Apple responds to EPEAT concerns

Apple on Tuesday responded to concerns that it asked to have its products removed from EPEAT, the U.S. government’s list of environmentally friendly products.

“Apple takes a comprehensive approach to measuring our environmental impact and all of our products meet the strictest energy efficiency standards backed by the US government, Energy Star 5.2,” Apple representative Kristin Huguet, told The Loop. “We also lead the industry by reporting each product’s greenhouse gas emissions on our website, and Apple products are superior in other important environmental areas not measured by EPEAT, such as removal of toxic materials.”

It’s important to note that in addition to not measuring toxins and other environmental areas, EPEAT also doesn’t measure smartphones or tablets. Clearly these are two areas that are vitally important for Apple and not covered by EPEAT.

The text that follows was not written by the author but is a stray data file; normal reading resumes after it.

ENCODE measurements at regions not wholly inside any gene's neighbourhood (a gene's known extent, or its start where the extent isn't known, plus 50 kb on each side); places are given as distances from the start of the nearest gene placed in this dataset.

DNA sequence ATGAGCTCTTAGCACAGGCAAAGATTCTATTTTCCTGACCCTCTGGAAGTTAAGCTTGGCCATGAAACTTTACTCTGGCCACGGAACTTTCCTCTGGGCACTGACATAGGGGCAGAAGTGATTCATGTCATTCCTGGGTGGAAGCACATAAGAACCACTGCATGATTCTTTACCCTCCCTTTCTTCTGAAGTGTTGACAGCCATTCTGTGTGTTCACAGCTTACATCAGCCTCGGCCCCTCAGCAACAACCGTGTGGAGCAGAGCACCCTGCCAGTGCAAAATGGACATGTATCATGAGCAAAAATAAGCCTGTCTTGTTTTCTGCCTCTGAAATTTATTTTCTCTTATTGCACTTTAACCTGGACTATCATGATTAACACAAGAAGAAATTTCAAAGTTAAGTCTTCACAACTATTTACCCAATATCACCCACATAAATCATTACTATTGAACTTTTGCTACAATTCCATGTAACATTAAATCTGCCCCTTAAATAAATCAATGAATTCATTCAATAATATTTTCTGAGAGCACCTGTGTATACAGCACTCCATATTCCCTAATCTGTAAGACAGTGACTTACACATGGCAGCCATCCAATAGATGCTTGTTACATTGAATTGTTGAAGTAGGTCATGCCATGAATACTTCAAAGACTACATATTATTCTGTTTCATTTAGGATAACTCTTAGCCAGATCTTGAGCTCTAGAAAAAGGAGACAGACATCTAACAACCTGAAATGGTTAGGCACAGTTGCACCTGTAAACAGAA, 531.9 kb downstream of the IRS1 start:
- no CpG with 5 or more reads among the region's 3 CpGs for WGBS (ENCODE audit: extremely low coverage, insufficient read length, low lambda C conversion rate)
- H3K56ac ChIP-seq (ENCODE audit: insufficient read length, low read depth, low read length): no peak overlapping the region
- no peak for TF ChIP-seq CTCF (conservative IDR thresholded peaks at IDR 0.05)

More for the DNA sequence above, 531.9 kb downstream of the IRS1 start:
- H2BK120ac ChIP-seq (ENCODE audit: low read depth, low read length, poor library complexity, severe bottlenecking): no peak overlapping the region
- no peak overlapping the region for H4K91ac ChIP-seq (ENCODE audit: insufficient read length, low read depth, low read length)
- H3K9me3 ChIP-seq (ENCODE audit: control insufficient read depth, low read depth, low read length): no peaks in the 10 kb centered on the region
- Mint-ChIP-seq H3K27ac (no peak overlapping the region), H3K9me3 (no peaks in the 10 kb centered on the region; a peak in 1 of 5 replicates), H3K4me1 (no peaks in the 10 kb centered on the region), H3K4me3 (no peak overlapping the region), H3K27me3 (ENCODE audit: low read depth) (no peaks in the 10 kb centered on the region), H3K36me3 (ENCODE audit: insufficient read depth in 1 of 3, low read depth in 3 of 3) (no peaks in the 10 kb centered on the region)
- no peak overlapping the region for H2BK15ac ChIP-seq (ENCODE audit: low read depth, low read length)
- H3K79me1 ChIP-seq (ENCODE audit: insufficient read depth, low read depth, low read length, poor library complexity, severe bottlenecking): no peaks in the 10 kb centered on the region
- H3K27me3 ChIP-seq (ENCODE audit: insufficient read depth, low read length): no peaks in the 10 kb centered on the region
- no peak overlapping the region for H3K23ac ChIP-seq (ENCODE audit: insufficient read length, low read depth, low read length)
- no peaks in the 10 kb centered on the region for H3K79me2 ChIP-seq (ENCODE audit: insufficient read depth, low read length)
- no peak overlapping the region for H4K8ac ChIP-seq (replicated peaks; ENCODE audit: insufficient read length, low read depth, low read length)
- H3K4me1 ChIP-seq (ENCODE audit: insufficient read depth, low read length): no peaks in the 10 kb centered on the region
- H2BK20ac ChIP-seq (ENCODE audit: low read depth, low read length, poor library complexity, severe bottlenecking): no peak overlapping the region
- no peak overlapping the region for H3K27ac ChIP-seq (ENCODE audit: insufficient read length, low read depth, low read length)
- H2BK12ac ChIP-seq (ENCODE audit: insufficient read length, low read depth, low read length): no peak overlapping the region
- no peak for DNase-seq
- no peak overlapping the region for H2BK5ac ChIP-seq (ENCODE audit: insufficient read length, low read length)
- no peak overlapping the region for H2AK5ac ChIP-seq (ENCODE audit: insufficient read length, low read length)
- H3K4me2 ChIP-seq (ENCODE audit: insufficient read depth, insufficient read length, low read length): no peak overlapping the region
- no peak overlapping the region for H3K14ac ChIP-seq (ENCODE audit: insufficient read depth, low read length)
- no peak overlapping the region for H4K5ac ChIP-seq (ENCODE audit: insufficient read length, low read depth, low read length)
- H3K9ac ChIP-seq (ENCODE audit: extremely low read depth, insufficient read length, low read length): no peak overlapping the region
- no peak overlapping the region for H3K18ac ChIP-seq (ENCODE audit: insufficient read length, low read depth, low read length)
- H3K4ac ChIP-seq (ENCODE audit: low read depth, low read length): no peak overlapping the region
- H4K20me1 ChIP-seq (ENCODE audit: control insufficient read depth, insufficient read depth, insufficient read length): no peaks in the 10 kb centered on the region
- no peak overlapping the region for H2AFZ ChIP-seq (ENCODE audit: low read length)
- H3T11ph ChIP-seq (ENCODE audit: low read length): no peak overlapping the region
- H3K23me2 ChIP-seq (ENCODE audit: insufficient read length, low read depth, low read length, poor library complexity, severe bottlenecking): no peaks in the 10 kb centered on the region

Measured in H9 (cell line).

Companies like Dell have 171 products listed on EPEAT, but yet if you look on Dell’s Web site, none of their computers are even Energy Star Compliant.

By its own admission, the EPEAT certifications are old.

“Part of it is expanding EPEAT’s global reach through the multiple certification [process]; as well as moving into new, additional products; as well as updating the EPEAT [certifications], because they’re a little long in the tooth. [Each of those] is a huge project on its own,” Christine Ervin, an EPEAT board member told GreenBiz in March.

The hubbub over Apple pulling out of EPEAT is interesting because the products that were listed as gold products by the environmental organization are the same ones Apple is currently selling.

Apple has done more than any other technology company in recent memory to be environmentally friendly. What’s more, Apple publishes everything that makes up its carbon footprint on its Web site. Again, this is something EPEAT doesn’t measure.